If you want to send a break, well, poke at a register saying to send a break. If you want to signal things or receive signals on all those status lines, poke at another register, or check a register to see what lines are set. Catch is, since UARTs are asynchronous and include a buffer by design, it's very difficult to line up "I received this character" with "that status line changed"; you can be sure both happened, but rarely are you quite sure in which order.
Also, good luck changing baud rates or flow control settings at a specific point in a data stream. Those internal buffers? Not so great if you have a need for precision at the electrical level.
Serial ports are character devices on UNIXy systems, which means they look just like a file for reading or writing. Simple!
Of course, if you want to do anything with it, you need to specify the serial port configuration. That sounds like an I/O control, right? So, like,
Well… kinda. Serial ports and UNIX go way back – back to a time when people primarily used computers through teletype machines – so a lot of serial functionality is mixed in with terminal functionality. Terminals have a separate set of control functions (see
<termios.h>) that are may or may not be implemented with
ioctl() under the hood. Still, even with these functions specifically aimed at serial control, setting
9600,8,N,1 is far from trivial.
Sending and receiving data works like any other character device. Well, mostly. The operating system may or many not buffer things in ways you'd expect, and your data likely flows through a UART that may or may not buffer things in ways you'd expect, but it works.
What about all that other stuff? Like, how would you send a break? Call
tcsendbreak()! What about receiving a break? Well, if the file handle in question is not your controlling terminal, you can ask to get breaks delivered as
\xff\x00\x00, your preference! But, wait… how would you distinguish breaks from normal data you might read with those patterns? You can't. Have fun!
How would you wait for data? Easy, use any of the normal ways you'd wait for data on a file descriptor. How would you wait for a status line change? Surprise, you can't! Poll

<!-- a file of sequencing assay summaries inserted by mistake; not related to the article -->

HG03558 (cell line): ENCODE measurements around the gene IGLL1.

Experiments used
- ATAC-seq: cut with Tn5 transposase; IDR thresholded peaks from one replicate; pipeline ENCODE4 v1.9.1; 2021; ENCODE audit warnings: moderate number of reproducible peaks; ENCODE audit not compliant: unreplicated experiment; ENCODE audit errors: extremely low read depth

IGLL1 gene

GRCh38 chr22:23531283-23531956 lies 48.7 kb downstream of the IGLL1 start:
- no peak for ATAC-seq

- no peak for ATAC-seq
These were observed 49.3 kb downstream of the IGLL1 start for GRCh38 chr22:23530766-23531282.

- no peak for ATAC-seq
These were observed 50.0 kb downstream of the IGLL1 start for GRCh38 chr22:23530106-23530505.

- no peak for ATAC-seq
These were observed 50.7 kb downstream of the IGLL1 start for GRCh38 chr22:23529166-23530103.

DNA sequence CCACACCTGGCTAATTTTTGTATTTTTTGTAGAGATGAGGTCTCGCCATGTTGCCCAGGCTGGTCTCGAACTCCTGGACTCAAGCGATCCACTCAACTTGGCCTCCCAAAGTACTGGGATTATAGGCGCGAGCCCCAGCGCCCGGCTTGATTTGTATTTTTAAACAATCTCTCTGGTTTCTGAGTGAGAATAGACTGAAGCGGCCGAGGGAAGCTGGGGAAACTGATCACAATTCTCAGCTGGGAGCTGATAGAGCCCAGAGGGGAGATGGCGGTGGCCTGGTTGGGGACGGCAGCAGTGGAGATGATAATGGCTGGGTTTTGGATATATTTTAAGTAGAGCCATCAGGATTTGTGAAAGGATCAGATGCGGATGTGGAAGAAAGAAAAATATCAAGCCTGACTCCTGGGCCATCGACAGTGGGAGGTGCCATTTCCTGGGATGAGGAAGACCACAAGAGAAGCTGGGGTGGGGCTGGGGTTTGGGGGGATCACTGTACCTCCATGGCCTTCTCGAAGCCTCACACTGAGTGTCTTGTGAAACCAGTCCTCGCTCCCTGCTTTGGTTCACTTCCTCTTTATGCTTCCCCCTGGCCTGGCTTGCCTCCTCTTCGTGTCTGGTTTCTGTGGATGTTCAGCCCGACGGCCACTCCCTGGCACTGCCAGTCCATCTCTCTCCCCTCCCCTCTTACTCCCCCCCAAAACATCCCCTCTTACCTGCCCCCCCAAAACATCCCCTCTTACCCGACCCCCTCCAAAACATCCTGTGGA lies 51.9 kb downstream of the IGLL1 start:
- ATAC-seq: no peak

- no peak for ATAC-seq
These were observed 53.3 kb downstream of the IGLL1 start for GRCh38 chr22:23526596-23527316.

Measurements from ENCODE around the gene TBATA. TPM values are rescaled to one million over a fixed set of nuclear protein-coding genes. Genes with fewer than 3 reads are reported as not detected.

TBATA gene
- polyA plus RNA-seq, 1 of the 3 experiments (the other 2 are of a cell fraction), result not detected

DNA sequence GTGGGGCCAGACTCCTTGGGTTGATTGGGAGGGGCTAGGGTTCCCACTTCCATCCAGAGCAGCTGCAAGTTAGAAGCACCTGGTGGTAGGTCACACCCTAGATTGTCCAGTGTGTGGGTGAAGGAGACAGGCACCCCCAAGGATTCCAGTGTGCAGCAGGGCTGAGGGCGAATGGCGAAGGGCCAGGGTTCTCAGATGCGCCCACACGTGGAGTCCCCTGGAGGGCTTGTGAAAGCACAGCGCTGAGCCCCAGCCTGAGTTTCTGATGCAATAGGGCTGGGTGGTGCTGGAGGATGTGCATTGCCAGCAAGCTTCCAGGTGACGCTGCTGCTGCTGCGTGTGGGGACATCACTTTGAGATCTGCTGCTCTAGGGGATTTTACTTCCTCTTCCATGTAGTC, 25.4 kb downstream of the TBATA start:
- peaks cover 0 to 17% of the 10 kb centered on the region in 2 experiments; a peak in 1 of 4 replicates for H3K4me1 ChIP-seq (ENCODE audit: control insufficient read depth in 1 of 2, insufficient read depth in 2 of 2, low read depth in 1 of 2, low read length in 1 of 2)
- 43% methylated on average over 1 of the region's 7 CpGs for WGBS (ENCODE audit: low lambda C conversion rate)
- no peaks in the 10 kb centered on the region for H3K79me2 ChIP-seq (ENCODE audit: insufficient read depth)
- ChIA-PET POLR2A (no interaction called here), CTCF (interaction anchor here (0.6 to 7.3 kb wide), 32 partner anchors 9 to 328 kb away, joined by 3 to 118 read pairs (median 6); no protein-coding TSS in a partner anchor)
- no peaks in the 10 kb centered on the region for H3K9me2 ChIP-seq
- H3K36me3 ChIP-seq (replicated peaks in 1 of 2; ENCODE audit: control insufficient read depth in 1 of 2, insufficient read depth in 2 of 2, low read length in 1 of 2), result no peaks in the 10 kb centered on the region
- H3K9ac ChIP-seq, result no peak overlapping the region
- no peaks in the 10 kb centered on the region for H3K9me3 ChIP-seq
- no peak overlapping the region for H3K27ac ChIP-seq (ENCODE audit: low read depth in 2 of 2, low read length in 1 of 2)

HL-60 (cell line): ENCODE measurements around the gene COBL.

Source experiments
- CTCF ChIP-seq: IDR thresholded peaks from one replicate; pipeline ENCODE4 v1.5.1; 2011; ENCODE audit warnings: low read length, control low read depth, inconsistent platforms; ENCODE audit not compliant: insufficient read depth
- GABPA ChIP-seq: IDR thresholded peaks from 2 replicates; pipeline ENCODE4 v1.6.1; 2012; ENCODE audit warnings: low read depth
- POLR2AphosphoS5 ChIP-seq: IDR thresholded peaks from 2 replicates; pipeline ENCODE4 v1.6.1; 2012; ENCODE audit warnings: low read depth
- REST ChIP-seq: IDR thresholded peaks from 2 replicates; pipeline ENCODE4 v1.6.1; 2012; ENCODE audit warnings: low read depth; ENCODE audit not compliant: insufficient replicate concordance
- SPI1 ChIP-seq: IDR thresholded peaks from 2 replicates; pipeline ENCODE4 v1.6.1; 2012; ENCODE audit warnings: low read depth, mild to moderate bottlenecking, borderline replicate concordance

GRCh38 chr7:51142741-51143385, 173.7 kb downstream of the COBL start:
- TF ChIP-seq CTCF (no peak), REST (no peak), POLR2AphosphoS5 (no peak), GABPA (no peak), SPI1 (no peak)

ioctl(fd, TIOCMGET) several times a second and watch for changes yourself. Let's not even worry about detecting parity errors, truncated characters, or things like that.
It gets worse when people try to expose serial devices over a network, because most of the time, people just pump characters back and forth. Simple!
This might even work, but it's extremely naïve: all that other stuff is just glossed over, and anyone that needs a serial port to support anything besides transmitting and receiving characters will be very disappointed.
Enter RFC 2217. This is a specification that extends Telnet to include serial port controls. (Some people use Telnet as a dumb pipe for characters, but in fact it includes an extension mechanism.) Hooray! Now our serial port is back to being a single byte channel, there's a clear escape mechanism to distinguish control signals from data, and all the 9-wire serial port functions are available.
(Okay, it's really only almost all of those functions. For example, the UNIX API allows you to transmit with one baud rate and receive with another, while RFC 2217 does not. Also, while you can clear the buffers, you can't synchronize command execution with flushing the buffers, but in practice anything you need to do like that would suck using a local ports anyway.)
Programs such as
ser2net can be used to expose physical serial ports as intelligent, functional RFC 2217 services. Perfect.
…unless you want to use software that assumes you have an actual serial port, or software that assumes a physical serial device. Aagh!